- Vegetables can be grown in containers, and kept on windowsills or patios if you have a limited amount of space. Don’t feel you have to stick to a certain set of rules when choosing containers – pretty much anything can be used as long as it has enough space, so don’t be afraid to think outside the box. Herbs, beans, peas and potatoes are just a few of the veg that grow well in containers.
- If space is on your side, it might be worth creating a vegetable “plot” and limiting your vegetable growth to one area of your space so that you can still enjoy the other elements of gardening, such as flowers and other plants. Beds for vegetables should be fairly large (about 3m wide and as long as you have room for).
- If you’re going to be growing both fruit and vegetables, you can create a separate area for fruit if you have a lot of room, otherwise they will grow well alongside the veg. Both fruit and veg require the same sort of growing conditions but the difference in colour between the two can make your produce patch look visually very appealing.
- Herbs grow particularly well in a raised bed. It’s worth keeping all of them together so you can take whatever you need when you’re planning meals, and it makes good sense to make your herb garden close to the kitchen for easy access!
- Try and have areas of shade for some types of fruit and veg if possible.
- Both fruit and veg grow well if they are planted in rows or blocks – but whichever you decide, you need to stick to. Planting in rows tends to be the more traditional way to grow produce, while blocks allow you to create mini plots within your plot.
- If you’re really keen on the idea of developing your kitchen garden further, consider creating a cold frame (low, flat, fixed structures with hinged, glazed lids), a mini greenhouse or full sized greenhouse, both of which are good for growing plants that are at risk if left in the winter elements.
- Creating a mixed garden with plenty of flowers means that you will attract a wide range of predators such as ladybirds and hover-flies who will love attacking pests on your behalf. Some flowers, such as marigolds in particular, actually deter some pests, so it’s worth giving flowers your attention too. This is especially smart in an organic kitchen garden!
- Raised beds are a good way to create a plot that has good drainage, and they often look quite nice, especially when filled with sumptuous crops ready for harvest.
- Kitchen gardens can be designed with colour in mind, as well as produce. If you’re the market for hot colours as well as tasty food, red or yellow peppers are easy to grow and add a splash of vibrancy, while courgette flowers have vivid yellow blooms and runner beans have bright red flowers.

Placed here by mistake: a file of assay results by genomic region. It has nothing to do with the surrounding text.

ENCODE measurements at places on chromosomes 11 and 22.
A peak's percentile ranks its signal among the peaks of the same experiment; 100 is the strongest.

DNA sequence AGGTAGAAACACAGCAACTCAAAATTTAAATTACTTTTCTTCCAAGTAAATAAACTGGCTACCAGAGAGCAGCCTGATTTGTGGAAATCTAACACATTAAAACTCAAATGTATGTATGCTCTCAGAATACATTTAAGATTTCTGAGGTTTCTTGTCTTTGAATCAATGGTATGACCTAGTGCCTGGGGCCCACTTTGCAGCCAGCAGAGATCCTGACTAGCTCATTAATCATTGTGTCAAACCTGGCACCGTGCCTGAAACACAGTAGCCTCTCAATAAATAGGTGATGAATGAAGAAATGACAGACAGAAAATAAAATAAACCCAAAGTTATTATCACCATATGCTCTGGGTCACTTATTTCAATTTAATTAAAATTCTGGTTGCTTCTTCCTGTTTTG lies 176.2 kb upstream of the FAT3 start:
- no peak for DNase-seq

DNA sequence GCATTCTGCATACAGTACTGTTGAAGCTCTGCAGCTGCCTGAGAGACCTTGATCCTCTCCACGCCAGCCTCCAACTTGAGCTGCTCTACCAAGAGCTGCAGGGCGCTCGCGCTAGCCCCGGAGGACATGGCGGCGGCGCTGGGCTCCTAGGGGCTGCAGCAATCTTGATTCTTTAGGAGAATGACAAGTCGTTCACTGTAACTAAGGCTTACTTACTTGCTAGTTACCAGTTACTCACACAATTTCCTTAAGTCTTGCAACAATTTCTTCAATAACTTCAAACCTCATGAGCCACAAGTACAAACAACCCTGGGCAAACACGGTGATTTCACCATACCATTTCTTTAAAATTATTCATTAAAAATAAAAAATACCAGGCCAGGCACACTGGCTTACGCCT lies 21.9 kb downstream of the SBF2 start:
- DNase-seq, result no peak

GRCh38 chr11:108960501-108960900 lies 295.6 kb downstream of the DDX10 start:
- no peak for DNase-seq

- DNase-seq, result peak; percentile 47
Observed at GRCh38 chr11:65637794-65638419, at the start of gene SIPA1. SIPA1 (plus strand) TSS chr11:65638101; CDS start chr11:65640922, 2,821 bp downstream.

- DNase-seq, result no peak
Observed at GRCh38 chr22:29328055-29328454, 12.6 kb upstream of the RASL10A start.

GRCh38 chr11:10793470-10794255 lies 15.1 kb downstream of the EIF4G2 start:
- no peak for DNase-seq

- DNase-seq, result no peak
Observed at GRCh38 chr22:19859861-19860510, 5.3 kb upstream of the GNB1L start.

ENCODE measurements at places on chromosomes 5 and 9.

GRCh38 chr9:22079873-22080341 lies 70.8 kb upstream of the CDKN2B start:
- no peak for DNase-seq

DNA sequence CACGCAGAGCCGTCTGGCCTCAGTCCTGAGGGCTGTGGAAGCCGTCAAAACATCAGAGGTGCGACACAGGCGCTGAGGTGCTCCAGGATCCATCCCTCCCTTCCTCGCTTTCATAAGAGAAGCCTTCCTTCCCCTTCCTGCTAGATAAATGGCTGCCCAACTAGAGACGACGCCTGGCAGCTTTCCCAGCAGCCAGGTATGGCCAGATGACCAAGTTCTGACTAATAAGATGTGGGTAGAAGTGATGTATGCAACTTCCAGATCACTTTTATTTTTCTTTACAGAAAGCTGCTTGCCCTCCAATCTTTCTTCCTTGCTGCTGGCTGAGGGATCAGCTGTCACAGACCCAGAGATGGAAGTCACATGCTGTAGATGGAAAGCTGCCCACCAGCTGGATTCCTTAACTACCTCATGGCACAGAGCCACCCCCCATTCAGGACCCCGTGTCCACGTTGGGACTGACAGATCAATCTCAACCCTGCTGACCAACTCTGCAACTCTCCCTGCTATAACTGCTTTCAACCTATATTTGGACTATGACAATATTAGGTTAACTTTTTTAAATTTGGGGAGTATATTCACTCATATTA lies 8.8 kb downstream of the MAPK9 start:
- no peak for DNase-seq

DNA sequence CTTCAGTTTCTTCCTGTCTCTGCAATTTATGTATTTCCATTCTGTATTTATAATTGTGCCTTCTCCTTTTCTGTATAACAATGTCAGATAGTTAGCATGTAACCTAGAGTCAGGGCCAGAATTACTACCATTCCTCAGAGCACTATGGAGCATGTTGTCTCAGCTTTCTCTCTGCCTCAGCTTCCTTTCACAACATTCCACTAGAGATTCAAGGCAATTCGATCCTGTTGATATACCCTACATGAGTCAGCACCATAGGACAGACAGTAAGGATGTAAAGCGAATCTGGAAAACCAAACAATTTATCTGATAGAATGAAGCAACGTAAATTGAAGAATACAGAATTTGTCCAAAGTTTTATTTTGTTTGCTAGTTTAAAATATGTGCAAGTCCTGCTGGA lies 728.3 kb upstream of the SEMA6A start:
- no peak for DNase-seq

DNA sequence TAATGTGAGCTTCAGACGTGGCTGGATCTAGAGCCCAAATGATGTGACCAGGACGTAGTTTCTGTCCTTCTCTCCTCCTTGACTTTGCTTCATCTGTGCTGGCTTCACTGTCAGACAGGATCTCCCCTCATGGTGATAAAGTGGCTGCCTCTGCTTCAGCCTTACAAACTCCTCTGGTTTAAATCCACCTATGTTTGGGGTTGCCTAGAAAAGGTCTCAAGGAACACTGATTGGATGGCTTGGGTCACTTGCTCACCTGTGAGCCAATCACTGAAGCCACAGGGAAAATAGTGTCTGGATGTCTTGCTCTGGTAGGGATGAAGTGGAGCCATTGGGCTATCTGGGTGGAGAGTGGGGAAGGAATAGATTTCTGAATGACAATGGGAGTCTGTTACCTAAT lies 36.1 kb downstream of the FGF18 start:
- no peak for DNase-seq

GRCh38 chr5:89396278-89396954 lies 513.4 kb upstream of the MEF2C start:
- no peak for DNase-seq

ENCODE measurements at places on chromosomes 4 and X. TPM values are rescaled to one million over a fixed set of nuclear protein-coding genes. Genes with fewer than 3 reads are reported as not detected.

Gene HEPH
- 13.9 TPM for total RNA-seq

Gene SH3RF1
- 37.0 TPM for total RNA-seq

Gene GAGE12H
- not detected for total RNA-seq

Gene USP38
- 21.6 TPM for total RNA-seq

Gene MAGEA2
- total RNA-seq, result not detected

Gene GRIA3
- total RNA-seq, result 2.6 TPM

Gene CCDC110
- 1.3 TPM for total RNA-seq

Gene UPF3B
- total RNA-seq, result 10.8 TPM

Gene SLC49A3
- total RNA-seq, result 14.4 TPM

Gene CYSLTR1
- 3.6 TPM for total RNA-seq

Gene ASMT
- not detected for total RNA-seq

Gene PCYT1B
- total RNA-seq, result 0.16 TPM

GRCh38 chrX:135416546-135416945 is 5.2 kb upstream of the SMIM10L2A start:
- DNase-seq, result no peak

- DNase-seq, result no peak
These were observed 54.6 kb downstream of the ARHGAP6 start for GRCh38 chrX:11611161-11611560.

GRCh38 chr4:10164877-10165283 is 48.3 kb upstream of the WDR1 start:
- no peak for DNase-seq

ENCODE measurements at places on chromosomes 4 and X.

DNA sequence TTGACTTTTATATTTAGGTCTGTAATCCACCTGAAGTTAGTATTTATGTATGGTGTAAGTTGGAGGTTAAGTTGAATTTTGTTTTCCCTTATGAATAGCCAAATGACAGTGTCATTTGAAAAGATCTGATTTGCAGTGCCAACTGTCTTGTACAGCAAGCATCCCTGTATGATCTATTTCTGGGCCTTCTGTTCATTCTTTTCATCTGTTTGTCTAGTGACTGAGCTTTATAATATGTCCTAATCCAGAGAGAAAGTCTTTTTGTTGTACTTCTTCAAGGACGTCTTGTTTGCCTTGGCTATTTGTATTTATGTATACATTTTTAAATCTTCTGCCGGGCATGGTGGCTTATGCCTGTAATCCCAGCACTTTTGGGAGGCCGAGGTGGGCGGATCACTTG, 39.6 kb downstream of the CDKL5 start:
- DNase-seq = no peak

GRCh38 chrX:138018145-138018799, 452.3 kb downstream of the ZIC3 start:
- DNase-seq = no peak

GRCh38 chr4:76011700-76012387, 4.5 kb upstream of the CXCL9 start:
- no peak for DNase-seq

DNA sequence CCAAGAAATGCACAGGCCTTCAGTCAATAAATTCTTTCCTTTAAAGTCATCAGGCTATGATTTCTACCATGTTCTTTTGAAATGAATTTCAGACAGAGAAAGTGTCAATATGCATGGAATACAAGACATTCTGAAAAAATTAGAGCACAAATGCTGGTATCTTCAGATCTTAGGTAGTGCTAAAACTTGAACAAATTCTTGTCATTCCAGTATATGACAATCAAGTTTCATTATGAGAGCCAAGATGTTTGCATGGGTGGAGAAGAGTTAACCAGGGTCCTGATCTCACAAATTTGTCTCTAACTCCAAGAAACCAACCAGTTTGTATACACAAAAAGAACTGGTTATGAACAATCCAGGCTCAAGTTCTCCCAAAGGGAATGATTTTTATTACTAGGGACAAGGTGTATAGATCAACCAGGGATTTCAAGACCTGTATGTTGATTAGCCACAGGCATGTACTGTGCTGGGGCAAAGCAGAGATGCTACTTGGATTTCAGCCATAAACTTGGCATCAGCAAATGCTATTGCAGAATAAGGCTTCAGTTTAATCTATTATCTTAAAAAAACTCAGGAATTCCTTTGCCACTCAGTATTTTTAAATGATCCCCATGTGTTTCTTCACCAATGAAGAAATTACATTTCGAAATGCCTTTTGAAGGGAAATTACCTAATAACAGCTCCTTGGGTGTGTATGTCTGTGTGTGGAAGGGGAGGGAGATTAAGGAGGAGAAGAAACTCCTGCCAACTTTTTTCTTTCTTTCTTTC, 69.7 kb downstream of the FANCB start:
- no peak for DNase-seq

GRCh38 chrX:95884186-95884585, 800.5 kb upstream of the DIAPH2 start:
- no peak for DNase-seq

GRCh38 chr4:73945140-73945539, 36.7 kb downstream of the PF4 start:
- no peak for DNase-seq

If you’re as interested in cooking as you are in gardening, perhaps you’ve considered creating a kitchen garden to introduce homegrown produce into your food. No matter what size space you have to work with, growing fruit, veg and herbs in your own back yard is so rewarding, as well as creating your own regular supply of healthy and incredibly fresh food.
Smaller spaces are great for starting a herb garden, while bigger plots will allow you to really explore growing produce including anything from celeriac to strawberries, and let us tell you, eating something you’ve grown yourself makes it taste all the more satisfying. And what’s more, you can make sure that you have produce throughout the year, with just a few simple steps.
There’s so much to try if you’re keen to create a Kitchen Garden, it’s easy to get overwhelmed, so have a think about what you like to eat first and foremost, then consider the conditions you have in your garden and act accordingly. Whether you’re going for a fruit or veg patch, these are some of our favourites for ease of growth, colour and, most importantly, taste.
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The finishing touches
The very best part of a kitchen garden is when it gets round to harvesting time and you’re able to start enjoying your crops. Most tend to be ready during the late summer or early autumn, but each have their own requirements and needs for harvesting. Some need picking regularly, while others will be happy to wait until you’re ready for them.
Don’t be afraid to experiment! Growing your own veg is such a unique opportunity to try something new, so take the chance to try new food. While you should grow the things you enjoy, consider branching out and tinkering with a range of seasonal produce and varieties.
Perhaps you could even consider including a seating area which you can use to sit outside and enjoy the food you’ve grown, in the environment you’ve grown it in.